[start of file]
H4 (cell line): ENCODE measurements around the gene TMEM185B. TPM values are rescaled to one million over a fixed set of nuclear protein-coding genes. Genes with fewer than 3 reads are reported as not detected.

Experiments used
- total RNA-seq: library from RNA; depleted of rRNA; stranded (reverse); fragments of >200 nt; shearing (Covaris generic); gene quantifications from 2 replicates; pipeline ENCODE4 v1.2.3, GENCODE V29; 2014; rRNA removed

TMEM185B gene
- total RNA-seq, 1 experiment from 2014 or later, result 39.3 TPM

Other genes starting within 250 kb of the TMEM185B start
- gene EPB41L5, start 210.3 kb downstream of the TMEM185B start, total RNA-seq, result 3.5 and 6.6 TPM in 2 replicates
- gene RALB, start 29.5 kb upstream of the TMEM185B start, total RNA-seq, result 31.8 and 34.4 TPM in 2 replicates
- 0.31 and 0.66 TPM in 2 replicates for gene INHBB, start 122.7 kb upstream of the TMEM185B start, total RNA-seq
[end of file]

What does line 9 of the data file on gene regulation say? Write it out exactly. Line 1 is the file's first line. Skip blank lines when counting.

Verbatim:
- 0.31 and 0.66 TPM in 2 replicates for gene INHBB, start 122.7 kb upstream of the TMEM185B start, total RNA-seq